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Hinewehi Mohi to release new album

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Fuseworks Media
Fuseworks Media
Hinewehi Mohi to release new album

Celebrated Maori songstress Hinewehi Mohi’s new album Raukatauri -Te Puhi o te Tangi, is being released on general sale by Universal Music on August 30. Recorded with a 35 piece Auckland Chamber Orchestra in February, the new album re-imagines Hinewehi’s greatest hits in a classical style.

It is a measure of the woman’s generosity of both spirit and means that all profits from her new album are being donated to the Raukatauri Music Therapy Trust. A quiet, courageous, and generous soul, Hinewehi has been the driving force behind the establishment of New Zealand’s first independent music therapy centre. She has had a long career in television production and has raised a severely disabled daughter. She herself is a breast cancer survivor.

The album's full release follows its launch in June during the Matariki Festival and its availability since then through the Raukatauri Music Therapy Centre. The new recordings are a celebration of 20 years of Hinewehi’s music making under the guidance of many mentors and is a tribute to Raukatauri - Te Puhi o te Tangi (the personification of music). She says she was particularly keen to do the album to pay tribute to two of her mentors who have since passed away: Drs Hirini Melbourne and Hone Kaa.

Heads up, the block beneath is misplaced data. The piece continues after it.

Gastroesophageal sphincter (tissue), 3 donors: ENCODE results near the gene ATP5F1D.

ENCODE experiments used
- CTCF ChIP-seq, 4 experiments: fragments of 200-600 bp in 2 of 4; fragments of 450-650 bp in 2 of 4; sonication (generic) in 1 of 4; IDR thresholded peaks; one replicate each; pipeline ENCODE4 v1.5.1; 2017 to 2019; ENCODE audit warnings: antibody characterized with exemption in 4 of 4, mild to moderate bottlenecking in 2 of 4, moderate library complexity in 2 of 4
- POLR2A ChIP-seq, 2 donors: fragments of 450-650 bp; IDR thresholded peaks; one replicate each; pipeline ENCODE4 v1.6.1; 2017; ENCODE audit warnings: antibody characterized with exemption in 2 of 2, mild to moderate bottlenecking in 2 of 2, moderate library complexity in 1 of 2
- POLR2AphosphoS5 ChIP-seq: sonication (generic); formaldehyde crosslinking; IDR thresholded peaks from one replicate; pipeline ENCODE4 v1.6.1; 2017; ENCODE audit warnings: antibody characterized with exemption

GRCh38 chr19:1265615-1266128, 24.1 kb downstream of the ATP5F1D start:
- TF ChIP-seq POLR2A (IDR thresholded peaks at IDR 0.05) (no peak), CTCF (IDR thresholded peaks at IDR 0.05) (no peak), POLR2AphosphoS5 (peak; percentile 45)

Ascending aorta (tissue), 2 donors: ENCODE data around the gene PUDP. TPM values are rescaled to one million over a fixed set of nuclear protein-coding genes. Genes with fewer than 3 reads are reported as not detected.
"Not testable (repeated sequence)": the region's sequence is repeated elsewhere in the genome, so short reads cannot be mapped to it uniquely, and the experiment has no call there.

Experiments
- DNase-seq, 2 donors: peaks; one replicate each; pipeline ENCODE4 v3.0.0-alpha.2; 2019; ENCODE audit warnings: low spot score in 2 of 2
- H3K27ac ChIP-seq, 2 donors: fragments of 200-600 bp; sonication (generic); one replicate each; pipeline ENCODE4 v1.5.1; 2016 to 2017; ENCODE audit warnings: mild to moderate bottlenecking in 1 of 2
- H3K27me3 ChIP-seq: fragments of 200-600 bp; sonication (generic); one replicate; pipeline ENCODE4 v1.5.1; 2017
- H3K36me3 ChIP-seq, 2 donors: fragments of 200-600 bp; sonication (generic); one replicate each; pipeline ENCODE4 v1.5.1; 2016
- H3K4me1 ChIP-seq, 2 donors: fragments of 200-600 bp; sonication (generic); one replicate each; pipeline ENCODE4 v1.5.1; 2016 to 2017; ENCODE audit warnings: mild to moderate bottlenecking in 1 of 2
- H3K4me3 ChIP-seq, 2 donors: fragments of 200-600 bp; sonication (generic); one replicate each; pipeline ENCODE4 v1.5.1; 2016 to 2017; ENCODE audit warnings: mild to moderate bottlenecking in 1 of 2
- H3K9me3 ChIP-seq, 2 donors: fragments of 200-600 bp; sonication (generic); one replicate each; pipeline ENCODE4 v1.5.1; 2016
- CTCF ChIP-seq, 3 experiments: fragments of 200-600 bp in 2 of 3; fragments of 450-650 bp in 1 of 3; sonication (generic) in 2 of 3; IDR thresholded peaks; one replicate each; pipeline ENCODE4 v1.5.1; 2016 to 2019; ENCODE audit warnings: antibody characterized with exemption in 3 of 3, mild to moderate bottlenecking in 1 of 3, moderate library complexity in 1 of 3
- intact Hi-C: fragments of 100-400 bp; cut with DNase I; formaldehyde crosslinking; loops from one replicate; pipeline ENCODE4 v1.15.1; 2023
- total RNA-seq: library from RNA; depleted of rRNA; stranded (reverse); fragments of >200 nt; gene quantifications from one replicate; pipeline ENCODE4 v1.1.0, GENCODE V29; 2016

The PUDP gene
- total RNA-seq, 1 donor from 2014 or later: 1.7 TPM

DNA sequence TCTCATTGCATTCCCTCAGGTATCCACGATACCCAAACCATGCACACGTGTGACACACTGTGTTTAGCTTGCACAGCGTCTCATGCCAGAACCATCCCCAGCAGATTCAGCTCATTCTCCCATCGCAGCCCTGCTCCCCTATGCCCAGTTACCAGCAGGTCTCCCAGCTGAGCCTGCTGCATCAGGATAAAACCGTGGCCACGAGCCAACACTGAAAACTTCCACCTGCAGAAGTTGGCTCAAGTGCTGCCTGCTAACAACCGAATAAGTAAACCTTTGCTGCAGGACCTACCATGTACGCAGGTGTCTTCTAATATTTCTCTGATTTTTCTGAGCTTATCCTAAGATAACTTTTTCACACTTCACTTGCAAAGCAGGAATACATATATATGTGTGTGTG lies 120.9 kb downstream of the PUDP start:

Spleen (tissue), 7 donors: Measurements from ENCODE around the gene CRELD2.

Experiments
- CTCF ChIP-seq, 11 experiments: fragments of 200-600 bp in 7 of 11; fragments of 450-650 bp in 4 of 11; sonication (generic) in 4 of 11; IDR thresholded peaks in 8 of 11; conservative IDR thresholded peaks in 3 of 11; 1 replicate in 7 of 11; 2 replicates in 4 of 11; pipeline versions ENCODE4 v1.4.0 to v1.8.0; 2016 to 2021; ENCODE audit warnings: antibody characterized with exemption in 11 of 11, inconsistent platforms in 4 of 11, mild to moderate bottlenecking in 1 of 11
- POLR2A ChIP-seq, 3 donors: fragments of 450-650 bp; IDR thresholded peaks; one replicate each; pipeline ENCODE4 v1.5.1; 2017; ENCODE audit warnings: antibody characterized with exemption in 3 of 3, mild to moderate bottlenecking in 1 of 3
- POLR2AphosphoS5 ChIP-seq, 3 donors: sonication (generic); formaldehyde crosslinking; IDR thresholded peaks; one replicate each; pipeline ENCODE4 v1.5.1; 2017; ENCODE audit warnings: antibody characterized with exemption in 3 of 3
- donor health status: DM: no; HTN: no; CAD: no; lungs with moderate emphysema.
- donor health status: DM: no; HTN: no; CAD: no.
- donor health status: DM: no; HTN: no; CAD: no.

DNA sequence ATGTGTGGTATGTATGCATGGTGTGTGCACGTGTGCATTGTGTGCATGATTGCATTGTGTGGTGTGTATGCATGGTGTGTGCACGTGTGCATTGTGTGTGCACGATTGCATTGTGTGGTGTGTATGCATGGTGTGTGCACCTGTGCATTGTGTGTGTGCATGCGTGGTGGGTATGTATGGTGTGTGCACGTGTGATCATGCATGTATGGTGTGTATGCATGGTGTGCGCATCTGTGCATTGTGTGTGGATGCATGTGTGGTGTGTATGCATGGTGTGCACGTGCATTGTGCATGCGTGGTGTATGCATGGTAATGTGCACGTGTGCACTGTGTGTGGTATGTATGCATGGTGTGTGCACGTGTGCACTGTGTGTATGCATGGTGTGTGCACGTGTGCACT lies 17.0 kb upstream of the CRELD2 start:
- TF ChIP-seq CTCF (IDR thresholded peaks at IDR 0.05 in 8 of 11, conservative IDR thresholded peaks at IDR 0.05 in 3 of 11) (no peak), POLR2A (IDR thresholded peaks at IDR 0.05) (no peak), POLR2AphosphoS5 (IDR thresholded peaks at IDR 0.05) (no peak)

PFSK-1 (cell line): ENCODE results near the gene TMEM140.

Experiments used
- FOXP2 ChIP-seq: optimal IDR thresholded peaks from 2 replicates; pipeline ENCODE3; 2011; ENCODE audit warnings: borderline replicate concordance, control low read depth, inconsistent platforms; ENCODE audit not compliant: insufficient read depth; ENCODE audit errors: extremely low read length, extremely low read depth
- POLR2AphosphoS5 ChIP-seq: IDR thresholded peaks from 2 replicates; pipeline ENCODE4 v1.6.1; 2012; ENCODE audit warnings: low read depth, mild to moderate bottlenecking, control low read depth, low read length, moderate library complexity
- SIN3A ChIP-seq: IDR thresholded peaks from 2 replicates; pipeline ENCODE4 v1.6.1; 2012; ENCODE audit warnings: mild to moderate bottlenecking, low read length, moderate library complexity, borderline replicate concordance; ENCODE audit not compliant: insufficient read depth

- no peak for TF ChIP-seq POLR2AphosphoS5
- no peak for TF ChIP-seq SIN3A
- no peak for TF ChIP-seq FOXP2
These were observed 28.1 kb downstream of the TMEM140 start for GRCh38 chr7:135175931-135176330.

After meeting UK composer Jaz Coleman in 1992 at the opening of his York Street Recording Studios in Auckland, the two began to explore fusing traditional Maori music with western sounds and rhythms.

"It has been nice to return to York Street to do this album with Peter Scholes (arranger/conductor)," Hinewehi says. "I met Peter through Jaz when working on earlier projects with orchestra. "

An opportunity brokered by Jaz and Universal Music led to the international release of Oceania, a first for a contemporary Maori album. That album went on to achieve double platinum sales in NZ and 70,000 sales world-wide.

It was during the promotion of the first Oceania that Hinewehi was asked to sing the national anthem at Twickenham in London during the 1999 Rugby World Cup. Hinewehi’s Maori version of our national song caused a storm of controversy both in NZ and the UK. However, her actions precipitated a new government directive that both the Maori and English versions of our anthem be sung at sports fixtures and other ceremonies.

Raukatauri -Te Puhi o te Tangi has been recorded to celebrate the artist’s storied 20 year musical journey - from school concert party to celebrated Maori songstress via the ‘hallowed’ grass of Twickenham.

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